The 2008 financial crisis brought income inequality to the centre stage of public discourse. Talk of curbing the rising share of top-level incomes has been likened to threatening class warfare. Everyone agrees there is no easy solution to replacing the good jobs, wages, benefits and pensions lost in recent years. Raising the minimum wage is, then, perhaps the most acceptable and ready measure on the menu of ways to reduce income inequality, while materially improving the lives of some people. Bonus points for not costing the taxpayer more.

Ontario raised the minimum wage by 75 cents in each of 2008, 2009 and 2010 – right through the recession – but then stopped. The longer you leave something unchanged, the hotter the debate to change it.

Since 2010, the debate itself has changed. It’s changed most over the past year, in the wake of accelerating wildcat strikes by unorganized fast-food and retail workers in the United States. It’s changed during the course of a six-month study of the minimum wage in Ontario.

Talk has turned from minimum wages to living wages. A growing share of workers are finding themselves in jobs at or near the legal minimum; jobs that are not a stepping stone to something else, but their meal ticket for the foreseeable future. In the United States, the people on the street say they need $15 an hour. In Ontario, the target is $14.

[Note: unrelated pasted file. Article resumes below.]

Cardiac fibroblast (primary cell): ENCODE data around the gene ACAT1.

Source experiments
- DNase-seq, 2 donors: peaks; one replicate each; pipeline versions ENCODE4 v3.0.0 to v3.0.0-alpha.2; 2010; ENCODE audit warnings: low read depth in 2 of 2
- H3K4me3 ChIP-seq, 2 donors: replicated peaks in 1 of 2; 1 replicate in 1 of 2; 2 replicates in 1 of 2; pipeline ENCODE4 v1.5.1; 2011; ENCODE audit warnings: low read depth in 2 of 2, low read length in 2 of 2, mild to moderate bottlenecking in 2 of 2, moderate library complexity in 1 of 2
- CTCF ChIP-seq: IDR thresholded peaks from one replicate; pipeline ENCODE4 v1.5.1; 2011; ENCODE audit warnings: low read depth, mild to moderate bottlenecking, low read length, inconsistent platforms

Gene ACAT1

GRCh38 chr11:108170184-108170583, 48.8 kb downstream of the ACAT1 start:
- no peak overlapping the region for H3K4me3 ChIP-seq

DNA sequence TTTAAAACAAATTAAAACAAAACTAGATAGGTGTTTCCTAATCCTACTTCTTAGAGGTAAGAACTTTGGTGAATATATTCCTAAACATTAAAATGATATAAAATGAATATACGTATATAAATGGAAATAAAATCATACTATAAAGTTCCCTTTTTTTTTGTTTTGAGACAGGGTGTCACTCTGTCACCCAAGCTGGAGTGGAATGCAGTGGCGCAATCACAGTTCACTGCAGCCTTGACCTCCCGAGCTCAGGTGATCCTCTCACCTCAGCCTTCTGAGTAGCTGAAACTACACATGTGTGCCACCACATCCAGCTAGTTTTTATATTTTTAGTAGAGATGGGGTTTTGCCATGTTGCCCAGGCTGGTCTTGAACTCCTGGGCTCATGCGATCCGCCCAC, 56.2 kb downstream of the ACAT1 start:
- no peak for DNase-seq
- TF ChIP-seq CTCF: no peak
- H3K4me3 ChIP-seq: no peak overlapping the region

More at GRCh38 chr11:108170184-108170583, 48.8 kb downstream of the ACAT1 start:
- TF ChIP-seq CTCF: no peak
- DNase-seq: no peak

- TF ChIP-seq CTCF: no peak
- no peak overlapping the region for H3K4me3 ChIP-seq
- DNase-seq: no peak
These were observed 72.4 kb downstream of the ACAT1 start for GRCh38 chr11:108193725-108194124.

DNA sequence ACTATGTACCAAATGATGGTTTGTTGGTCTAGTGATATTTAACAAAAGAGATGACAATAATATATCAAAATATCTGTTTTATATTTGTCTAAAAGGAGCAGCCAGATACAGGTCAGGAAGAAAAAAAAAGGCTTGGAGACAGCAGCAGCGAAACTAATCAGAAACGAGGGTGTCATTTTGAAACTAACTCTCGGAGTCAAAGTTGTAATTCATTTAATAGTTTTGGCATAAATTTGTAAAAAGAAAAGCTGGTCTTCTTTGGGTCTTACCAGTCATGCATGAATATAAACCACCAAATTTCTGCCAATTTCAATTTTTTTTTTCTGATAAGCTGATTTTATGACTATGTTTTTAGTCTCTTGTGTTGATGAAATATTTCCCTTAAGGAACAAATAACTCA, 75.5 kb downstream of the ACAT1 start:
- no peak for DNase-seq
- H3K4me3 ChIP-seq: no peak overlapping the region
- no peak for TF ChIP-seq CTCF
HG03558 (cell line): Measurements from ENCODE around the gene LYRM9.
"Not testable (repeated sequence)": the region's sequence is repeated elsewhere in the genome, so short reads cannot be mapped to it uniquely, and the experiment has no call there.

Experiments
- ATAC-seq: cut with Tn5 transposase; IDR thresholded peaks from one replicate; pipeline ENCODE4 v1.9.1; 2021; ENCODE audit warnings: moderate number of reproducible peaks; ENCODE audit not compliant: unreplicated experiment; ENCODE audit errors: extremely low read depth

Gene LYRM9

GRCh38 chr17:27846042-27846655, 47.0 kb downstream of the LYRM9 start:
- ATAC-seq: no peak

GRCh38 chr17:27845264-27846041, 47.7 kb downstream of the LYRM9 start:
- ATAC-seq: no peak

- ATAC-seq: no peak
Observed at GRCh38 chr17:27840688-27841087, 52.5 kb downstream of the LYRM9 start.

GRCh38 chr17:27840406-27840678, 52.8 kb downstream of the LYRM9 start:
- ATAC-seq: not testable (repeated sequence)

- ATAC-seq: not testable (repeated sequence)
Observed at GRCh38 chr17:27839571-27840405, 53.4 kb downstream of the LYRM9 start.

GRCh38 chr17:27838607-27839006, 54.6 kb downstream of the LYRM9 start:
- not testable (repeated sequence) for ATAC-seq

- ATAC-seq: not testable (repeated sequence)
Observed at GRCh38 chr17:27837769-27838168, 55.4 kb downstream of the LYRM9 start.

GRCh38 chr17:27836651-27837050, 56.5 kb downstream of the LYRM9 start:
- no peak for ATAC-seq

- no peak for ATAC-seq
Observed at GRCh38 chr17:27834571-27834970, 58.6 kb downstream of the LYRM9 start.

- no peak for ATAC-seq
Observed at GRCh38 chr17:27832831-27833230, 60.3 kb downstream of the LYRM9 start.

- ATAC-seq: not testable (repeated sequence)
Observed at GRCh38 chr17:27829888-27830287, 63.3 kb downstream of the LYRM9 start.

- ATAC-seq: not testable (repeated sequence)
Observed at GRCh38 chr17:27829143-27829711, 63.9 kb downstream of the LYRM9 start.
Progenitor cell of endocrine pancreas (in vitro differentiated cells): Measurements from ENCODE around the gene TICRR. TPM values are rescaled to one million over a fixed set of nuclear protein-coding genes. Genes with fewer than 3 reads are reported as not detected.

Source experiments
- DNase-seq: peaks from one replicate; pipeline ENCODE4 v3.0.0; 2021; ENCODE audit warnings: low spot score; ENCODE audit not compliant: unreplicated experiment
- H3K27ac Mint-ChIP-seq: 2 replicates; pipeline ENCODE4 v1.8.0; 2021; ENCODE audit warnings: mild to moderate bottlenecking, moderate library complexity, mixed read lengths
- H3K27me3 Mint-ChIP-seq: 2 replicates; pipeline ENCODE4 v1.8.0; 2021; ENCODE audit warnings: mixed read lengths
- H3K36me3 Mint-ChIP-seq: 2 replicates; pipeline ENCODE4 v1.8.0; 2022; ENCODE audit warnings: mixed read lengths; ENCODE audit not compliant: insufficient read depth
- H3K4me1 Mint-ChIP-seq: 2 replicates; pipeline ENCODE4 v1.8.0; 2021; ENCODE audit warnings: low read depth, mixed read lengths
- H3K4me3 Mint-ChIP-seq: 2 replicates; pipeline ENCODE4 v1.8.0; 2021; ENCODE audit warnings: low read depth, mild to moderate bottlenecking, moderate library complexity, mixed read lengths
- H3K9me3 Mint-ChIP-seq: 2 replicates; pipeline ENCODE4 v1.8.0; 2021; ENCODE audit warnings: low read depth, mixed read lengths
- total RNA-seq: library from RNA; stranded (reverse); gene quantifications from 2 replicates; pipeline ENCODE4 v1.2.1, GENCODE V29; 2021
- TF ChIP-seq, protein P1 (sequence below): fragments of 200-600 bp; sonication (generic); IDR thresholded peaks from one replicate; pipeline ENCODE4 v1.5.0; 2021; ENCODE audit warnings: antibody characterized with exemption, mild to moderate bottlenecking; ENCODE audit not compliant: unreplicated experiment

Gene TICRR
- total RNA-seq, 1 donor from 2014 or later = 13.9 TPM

Why $14? We explain in the Canadian Centre for Policy Alternatives paperMaking Every Job a Good Job, where we argue that the target value for the minimum wage should be 60 per cent of the average industrial wage ($14.75), a goal to be achieved by regular increments of 75 cents. (If we had continued to raise the minimum wage since 2010 by 75-cent increments annually, we would have reached $14 next year.)

Bold, yes, but less dramatic than the path trod by Ontario Progressive Conservative Premiers John Robarts and Bill Davis, who quadrupled the minimum wage from 1961 to 1984.

Perhaps a generational change is afoot. Certainly momentum is escalating.

U.S. President Barack Obama announced last week that he will use his executive powers to raise the federal minimum wage by 40 per cent, to $10.10, for government contractors. In 2013, five states raised their minimum wage. Thirty more will do so in 2014.